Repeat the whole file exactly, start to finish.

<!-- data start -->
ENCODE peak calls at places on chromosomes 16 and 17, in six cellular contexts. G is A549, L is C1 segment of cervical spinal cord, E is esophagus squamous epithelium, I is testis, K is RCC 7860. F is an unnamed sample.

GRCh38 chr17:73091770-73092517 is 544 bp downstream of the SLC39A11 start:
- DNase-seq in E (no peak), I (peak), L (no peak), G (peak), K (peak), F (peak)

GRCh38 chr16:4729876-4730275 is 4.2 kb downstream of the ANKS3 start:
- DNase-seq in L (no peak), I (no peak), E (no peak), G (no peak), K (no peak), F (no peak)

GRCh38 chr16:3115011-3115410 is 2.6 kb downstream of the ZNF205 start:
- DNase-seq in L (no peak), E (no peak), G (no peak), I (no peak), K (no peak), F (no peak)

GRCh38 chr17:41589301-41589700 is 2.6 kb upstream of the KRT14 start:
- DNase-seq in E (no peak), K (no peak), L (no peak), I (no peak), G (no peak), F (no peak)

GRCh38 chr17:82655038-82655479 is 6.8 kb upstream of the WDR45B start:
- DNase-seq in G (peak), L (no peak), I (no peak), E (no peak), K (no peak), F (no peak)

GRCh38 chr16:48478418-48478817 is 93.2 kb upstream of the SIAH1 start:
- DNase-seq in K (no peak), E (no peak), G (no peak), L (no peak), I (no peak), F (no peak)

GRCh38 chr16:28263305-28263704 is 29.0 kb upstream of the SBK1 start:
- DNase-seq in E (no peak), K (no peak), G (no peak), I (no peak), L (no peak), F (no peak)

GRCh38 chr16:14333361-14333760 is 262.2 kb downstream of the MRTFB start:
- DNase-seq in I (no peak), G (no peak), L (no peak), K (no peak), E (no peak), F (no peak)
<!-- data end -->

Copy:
ENCODE peak calls at places on chromosomes 16 and 17, in six cellular contexts. G is A549, L is C1 segment of cervical spinal cord, E is esophagus squamous epithelium, I is testis, K is RCC 7860. F is an unnamed sample.

GRCh38 chr17:73091770-73092517 is 544 bp downstream of the SLC39A11 start:
- DNase-seq in E (no peak), I (peak), L (no peak), G (peak), K (peak), F (peak)

GRCh38 chr16:4729876-4730275 is 4.2 kb downstream of the ANKS3 start:
- DNase-seq in L (no peak), I (no peak), E (no peak), G (no peak), K (no peak), F (no peak)

GRCh38 chr16:3115011-3115410 is 2.6 kb downstream of the ZNF205 start:
- DNase-seq in L (no peak), E (no peak), G (no peak), I (no peak), K (no peak), F (no peak)

GRCh38 chr17:41589301-41589700 is 2.6 kb upstream of the KRT14 start:
- DNase-seq in E (no peak), K (no peak), L (no peak), I (no peak), G (no peak), F (no peak)

GRCh38 chr17:82655038-82655479 is 6.8 kb upstream of the WDR45B start:
- DNase-seq in G (peak), L (no peak), I (no peak), E (no peak), K (no peak), F (no peak)

GRCh38 chr16:48478418-48478817 is 93.2 kb upstream of the SIAH1 start:
- DNase-seq in K (no peak), E (no peak), G (no peak), L (no peak), I (no peak), F (no peak)

GRCh38 chr16:28263305-28263704 is 29.0 kb upstream of the SBK1 start:
- DNase-seq in E (no peak), K (no peak), G (no peak), I (no peak), L (no peak), F (no peak)

GRCh38 chr16:14333361-14333760 is 262.2 kb downstream of the MRTFB start:
- DNase-seq in I (no peak), G (no peak), L (no peak), K (no peak), E (no peak), F (no peak)